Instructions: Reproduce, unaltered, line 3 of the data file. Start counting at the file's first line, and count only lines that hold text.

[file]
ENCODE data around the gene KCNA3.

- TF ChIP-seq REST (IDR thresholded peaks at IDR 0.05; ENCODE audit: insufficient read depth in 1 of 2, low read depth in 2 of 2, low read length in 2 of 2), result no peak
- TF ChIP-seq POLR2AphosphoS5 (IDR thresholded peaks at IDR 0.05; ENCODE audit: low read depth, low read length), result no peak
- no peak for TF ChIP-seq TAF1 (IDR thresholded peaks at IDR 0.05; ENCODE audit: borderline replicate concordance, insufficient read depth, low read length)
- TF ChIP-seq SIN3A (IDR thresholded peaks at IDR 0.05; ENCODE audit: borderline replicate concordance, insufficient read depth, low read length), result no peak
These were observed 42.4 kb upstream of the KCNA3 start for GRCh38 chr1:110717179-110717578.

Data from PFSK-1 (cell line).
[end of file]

- TF ChIP-seq POLR2AphosphoS5 (IDR thresholded peaks at IDR 0.05; ENCODE audit: low read depth, low read length), result no peak